On the occasion of the 120th anniversary of the birth of Hungarian film, the National Film Institute – Film Archive launched a widespread research programme to identify lost treasures of Hungarian film history. These works are irreplaceable and form a vital part of our national cultural heritage, which is why their preservation and making them accessible is our prime mission.
In 2021, we calculate that more than one-third of all films made during the 120 years of Hungarian film history have still not been recovered.
Due to the fragility of the raw material and in the course of historical vicissitudes, the original prints were frequently destroyed, lost, or have only survived to this day in a fragmentary form. It is a sad fact that we will never see most of these in their entirety. However, it occasionally happens even today that in attics, cellars and from the depths of collections, rolls of film turn up that, incredibly, survived and prove interesting for contemporary viewers.
We are now in the final hour to locate these continuously degrading treasures and rescue them for posterity. In this regard, we ask for the help of the domestic and international community. In the list below we introduce the 120 most sought-after films made between 1901 and 1944, with commentaries about why it would be especially important to find them. The selection includes various genres, early silent films and missing sound films, demonstrating just how diverse the “lost Hungarian film heritage” is.
If you have any information whatsoever in relation to the location of the following films, or perhaps you could give us tips about where to look for them, please write to us at the e-mail below. Thank you very much for all your help!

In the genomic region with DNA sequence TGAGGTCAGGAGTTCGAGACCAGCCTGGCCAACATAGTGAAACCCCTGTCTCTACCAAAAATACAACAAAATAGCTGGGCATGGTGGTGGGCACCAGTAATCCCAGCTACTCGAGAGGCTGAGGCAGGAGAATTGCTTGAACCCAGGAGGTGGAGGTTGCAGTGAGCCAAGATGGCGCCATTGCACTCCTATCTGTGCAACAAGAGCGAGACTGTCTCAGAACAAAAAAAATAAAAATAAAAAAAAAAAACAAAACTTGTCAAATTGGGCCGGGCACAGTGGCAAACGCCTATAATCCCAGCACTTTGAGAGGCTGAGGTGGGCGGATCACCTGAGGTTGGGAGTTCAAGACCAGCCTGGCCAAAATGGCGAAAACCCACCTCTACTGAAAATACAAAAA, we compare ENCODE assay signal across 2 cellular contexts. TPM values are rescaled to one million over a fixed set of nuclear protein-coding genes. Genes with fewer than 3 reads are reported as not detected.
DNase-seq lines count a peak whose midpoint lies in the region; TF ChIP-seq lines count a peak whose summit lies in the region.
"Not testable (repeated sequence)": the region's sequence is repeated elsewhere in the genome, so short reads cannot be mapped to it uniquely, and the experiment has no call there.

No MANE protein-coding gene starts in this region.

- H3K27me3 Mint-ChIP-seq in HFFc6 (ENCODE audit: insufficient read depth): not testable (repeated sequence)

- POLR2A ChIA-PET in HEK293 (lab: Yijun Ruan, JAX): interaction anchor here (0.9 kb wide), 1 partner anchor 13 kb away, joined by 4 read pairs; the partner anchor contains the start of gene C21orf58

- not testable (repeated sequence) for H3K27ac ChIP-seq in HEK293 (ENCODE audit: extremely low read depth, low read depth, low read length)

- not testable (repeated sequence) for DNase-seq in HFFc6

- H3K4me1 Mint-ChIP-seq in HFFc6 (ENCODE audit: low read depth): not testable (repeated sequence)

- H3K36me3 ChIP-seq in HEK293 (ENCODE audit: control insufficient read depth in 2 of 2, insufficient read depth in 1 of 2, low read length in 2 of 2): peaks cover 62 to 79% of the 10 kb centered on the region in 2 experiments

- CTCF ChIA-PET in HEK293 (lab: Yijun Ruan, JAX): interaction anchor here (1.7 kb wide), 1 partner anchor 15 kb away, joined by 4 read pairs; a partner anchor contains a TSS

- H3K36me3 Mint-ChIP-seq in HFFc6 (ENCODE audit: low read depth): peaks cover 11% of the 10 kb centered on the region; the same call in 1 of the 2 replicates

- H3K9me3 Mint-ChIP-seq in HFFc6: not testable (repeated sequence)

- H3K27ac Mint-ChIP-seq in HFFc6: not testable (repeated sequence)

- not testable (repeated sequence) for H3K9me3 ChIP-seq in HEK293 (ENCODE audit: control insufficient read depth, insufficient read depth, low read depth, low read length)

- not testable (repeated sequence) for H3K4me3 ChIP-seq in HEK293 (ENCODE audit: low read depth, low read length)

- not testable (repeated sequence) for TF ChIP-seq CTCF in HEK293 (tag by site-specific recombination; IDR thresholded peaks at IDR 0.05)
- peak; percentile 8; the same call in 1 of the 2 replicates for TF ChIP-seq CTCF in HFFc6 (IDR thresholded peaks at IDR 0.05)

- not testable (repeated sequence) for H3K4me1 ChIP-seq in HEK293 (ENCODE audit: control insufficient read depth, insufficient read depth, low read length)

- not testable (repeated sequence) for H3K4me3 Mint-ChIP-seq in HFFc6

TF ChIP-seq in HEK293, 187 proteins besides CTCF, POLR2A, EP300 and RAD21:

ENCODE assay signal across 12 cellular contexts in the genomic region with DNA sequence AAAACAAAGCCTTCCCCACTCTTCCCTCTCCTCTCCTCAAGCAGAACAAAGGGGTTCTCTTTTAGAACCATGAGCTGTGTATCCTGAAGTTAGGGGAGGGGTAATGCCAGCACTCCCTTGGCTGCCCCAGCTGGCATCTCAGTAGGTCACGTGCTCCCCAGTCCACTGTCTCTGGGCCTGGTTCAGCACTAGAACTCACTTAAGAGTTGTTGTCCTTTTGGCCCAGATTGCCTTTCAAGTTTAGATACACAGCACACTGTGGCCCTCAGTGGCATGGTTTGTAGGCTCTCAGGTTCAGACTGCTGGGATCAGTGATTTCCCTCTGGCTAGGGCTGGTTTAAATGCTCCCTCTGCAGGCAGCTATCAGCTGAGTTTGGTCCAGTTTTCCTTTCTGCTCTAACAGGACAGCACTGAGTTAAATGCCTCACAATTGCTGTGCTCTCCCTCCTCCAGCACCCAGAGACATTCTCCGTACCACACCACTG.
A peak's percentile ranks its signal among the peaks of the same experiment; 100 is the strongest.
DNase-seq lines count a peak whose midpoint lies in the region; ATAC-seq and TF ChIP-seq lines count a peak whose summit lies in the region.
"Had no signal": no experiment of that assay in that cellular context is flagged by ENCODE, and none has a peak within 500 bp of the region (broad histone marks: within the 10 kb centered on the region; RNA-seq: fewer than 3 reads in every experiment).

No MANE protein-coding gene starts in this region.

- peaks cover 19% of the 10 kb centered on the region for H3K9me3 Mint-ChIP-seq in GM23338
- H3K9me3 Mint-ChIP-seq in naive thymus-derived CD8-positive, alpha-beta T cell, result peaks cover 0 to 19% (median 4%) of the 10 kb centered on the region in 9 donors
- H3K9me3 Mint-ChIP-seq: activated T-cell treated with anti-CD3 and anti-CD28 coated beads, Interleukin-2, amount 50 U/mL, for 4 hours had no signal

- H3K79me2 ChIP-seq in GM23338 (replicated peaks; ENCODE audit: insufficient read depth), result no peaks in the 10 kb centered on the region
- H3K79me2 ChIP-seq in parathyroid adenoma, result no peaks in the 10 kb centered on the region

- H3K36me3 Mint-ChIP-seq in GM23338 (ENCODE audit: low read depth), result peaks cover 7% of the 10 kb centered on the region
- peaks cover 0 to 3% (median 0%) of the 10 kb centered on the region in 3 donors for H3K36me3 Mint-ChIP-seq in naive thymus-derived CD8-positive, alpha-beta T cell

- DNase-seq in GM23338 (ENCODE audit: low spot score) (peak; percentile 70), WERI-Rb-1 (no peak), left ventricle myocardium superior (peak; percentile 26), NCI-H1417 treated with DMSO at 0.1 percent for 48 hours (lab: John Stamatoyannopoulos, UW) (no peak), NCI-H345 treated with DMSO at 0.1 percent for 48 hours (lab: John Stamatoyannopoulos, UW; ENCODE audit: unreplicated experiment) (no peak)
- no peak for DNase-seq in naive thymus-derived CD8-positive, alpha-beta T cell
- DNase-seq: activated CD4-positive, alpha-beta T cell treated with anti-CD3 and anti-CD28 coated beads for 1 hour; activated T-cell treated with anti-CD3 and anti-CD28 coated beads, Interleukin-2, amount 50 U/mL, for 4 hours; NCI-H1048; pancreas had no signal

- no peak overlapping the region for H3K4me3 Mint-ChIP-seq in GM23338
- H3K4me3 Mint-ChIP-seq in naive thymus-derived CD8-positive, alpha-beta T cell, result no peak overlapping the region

Lead image: The Tales of the Typewrite, 1917 (Source: NFI)
Béla Gaál, 1932. A poor young couple meet an American millionaire of Hungarian ancestry.
István Kató-Kiszly, 1932. The only sound, colour short by István Kató-Kiszly, pioneer of Hungarian animation.
István Székely, 1934. The consequences of a riding accident and a girl in love in a dual role.
Everything for the Woman
Béla Gaál, Géza Cziffra, 1934. Hacsek & Sajó movie adventure with three comic episodes.
The Rotschild Girl
Béla Gaál, 1934. Lightweight comedy about a Hungarian millionaire girl looking for a marriage partner.
Storm on the Plains
István György, 1936. French-style film of passion about the consequences of an accident.
I Entrust My Wife To You
János Vaszary, 1937. Lively comedy with excellent actors and plenty of music.
Beauty of the Pusta
István Székely, 1937. Story of a highwayman starring Pál Jávor on the picturesque Hungarian plain.
Viktor Gertler, 1937. Film drama about a love triangle with Éva Szörényi, Pál Jávor and Sándor Svéd, opera singer.
Márton Keleti, 1937. The world of country houses and much great music in a Romeo and Juliet story set in rural Bihar county.
Sándor Szlatinay, 1938. Military comedy with the heroine played by the brilliant Zita Szeleczky.
It is Hard To Be a Father
Márton Keleti, 1938. An abandoned little boy causes a mix-up in the girls’ school in this Hungarian adaptation of a French film.
I Protected a Woman
Ákos Ráthonyi, 1938. An innocent beer in the pub turns into a divorce and then marriage.
The Wheat Ripens
Béla Gaál, 1939. An English girl and an Italian young man learn about Hungarian culture.
I Never Stole In My Life
Béla Balogh, 1939. Light farce revolving around a supposed jewellery heist.
Emil Martonffy, 1939. This music comedy involving much switching of outfits preceded Some Like It Hot by 20 years.
Ákos Ráthonyi, 1943. Complex comedy in which a spoiled gentleman is inducted into the army.
Someone's Knocking On My Window
László Sipos, 1944. A doctor with big dreams goes to work not in a private sanatorium but in a small village.